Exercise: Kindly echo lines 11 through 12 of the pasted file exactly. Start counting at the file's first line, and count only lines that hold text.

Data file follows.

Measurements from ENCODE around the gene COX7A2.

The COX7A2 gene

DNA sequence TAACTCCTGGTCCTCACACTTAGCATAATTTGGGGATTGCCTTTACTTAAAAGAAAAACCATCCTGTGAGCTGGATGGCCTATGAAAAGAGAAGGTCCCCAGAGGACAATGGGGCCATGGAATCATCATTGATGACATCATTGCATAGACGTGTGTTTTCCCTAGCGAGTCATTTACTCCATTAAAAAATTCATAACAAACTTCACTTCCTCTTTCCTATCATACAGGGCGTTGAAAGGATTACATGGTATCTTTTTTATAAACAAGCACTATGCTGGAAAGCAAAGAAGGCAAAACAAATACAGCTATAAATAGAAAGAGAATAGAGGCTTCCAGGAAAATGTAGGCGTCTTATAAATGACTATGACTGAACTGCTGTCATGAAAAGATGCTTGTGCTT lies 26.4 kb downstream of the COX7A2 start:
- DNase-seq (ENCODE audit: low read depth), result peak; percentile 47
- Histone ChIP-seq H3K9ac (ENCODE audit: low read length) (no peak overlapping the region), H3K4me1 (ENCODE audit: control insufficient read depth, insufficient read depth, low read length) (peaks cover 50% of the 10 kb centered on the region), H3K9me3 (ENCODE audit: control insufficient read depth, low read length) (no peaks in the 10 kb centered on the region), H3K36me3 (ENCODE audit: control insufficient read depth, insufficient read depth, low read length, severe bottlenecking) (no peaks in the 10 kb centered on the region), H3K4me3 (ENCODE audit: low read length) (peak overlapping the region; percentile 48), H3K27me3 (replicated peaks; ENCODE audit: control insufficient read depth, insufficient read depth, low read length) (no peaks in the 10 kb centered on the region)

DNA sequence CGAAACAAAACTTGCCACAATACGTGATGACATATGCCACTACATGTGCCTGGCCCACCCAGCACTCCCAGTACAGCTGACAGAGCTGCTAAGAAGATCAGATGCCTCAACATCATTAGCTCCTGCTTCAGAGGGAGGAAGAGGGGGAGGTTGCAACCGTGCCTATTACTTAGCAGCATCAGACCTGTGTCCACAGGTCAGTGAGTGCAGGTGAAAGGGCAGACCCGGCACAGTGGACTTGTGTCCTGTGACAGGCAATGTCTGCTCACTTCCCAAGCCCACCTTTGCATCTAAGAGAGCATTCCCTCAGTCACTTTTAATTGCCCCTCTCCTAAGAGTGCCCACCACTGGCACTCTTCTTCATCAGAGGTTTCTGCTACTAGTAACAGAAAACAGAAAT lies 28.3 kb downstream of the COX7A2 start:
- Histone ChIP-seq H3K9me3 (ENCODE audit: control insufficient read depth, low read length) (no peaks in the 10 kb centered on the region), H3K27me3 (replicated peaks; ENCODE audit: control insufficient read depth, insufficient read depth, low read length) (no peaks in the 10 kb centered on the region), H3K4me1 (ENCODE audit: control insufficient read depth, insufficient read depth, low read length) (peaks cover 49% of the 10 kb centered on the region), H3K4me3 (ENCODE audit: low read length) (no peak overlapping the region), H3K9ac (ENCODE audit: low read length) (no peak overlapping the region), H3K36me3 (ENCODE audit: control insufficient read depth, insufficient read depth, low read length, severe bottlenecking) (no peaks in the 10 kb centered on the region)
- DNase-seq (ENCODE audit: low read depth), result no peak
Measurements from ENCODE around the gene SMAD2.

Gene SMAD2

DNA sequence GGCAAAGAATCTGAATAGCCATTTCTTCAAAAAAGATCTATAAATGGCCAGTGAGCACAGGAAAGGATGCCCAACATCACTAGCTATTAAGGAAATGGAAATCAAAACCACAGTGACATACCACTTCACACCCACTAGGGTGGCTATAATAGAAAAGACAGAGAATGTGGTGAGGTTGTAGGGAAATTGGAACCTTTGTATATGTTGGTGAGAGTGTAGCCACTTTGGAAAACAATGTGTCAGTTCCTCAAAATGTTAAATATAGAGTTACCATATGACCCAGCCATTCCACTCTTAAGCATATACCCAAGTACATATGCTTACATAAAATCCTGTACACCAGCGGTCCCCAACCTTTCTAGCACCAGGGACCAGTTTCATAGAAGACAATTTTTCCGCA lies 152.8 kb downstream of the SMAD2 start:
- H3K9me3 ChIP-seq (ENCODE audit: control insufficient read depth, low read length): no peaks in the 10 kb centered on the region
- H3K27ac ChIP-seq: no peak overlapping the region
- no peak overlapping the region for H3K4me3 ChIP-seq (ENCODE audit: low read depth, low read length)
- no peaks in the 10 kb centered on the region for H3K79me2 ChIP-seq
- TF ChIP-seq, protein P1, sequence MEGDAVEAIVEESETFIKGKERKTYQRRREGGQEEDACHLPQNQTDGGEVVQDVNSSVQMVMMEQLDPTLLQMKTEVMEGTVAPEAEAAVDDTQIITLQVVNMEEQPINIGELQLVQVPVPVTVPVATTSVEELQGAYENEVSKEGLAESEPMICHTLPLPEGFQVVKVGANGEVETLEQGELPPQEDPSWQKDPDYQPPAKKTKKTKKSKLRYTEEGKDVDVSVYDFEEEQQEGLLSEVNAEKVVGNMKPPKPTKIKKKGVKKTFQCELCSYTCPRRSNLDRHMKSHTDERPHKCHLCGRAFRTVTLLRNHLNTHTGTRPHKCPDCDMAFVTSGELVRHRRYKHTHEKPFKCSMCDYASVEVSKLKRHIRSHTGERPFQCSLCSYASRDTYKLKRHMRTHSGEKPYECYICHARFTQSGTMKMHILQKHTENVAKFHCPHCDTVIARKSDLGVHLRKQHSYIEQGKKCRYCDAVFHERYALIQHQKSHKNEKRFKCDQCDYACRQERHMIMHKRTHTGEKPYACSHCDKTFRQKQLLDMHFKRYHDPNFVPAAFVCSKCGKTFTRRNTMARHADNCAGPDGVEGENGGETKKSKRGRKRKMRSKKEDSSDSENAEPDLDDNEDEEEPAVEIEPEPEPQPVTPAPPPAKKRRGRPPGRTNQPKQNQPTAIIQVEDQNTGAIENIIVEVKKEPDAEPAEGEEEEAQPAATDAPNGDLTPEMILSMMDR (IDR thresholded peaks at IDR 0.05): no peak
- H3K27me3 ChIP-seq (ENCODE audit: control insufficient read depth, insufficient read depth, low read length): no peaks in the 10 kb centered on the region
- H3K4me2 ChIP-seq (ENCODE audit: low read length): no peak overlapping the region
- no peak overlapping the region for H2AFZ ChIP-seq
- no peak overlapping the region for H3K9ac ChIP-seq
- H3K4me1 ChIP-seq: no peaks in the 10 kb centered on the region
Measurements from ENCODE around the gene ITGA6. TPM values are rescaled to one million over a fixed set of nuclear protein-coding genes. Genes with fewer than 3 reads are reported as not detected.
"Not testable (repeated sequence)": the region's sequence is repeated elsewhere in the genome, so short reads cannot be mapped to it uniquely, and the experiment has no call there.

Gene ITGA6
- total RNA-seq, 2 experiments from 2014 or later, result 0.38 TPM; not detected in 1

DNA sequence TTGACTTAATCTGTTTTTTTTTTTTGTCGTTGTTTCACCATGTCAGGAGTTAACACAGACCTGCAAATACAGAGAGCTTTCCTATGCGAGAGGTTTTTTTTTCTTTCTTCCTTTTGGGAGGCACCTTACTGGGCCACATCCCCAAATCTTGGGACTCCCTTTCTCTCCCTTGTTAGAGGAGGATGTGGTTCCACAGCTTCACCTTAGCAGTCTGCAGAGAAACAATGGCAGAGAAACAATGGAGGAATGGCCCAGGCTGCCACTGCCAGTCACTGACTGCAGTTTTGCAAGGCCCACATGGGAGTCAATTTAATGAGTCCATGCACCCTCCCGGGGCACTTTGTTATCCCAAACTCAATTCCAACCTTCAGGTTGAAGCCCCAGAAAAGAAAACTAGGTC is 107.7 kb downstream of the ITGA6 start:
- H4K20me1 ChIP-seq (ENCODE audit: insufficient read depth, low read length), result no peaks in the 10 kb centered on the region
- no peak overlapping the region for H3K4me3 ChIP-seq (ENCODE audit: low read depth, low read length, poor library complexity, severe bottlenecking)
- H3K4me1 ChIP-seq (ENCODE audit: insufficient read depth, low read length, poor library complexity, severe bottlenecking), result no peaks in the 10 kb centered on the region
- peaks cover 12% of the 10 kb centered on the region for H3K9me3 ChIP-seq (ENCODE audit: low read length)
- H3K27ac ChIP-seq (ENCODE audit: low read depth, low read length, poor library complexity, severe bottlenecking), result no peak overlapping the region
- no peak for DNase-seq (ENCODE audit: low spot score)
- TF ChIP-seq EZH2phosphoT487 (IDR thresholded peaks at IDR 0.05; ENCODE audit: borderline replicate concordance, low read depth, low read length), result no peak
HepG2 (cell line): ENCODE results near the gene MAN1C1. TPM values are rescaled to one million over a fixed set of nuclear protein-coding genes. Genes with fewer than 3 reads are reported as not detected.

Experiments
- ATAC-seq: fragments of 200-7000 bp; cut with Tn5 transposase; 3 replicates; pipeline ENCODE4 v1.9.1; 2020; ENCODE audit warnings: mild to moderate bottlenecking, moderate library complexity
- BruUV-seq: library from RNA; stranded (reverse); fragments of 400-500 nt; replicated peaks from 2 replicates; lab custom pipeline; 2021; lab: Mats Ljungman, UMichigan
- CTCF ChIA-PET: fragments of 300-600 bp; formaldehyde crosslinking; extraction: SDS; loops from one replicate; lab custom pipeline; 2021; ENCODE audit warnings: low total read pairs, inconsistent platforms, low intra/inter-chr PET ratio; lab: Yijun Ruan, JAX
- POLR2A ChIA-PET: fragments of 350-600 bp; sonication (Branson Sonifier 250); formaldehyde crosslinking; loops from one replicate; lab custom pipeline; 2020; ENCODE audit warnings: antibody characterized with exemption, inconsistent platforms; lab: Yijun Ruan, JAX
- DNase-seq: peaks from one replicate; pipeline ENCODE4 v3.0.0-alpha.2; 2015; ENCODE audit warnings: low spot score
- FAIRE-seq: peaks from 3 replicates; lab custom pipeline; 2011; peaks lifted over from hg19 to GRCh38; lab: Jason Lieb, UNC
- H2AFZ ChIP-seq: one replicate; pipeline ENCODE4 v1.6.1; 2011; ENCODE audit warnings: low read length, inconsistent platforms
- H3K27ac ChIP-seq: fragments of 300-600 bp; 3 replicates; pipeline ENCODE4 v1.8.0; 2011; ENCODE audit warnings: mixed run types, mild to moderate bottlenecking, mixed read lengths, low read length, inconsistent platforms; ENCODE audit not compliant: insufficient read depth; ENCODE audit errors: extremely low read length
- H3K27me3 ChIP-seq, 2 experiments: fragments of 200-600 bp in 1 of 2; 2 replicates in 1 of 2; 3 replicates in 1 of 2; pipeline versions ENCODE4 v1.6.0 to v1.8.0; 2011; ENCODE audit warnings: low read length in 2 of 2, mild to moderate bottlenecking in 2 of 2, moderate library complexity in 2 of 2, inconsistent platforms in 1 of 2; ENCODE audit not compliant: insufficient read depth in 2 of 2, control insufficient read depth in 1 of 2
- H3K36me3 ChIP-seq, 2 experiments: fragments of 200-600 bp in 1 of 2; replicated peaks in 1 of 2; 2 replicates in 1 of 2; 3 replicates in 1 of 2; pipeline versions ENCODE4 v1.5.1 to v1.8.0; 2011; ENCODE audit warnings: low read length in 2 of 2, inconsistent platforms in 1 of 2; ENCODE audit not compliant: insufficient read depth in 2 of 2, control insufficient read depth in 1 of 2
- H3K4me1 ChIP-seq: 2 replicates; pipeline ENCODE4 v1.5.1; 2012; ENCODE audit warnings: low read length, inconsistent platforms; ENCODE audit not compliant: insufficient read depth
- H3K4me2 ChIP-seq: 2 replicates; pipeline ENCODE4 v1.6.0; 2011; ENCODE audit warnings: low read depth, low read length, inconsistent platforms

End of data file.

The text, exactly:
DNA sequence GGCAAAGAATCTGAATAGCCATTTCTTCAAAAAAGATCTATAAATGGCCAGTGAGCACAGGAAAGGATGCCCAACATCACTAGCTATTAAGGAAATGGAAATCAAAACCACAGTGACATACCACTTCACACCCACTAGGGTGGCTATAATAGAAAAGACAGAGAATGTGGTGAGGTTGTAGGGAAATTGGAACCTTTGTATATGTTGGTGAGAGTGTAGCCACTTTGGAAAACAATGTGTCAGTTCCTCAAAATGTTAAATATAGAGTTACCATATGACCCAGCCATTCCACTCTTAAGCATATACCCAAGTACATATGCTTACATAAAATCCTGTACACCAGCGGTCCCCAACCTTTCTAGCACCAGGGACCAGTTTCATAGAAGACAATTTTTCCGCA lies 152.8 kb downstream of the SMAD2 start:
- H3K9me3 ChIP-seq (ENCODE audit: control insufficient read depth, low read length): no peaks in the 10 kb centered on the region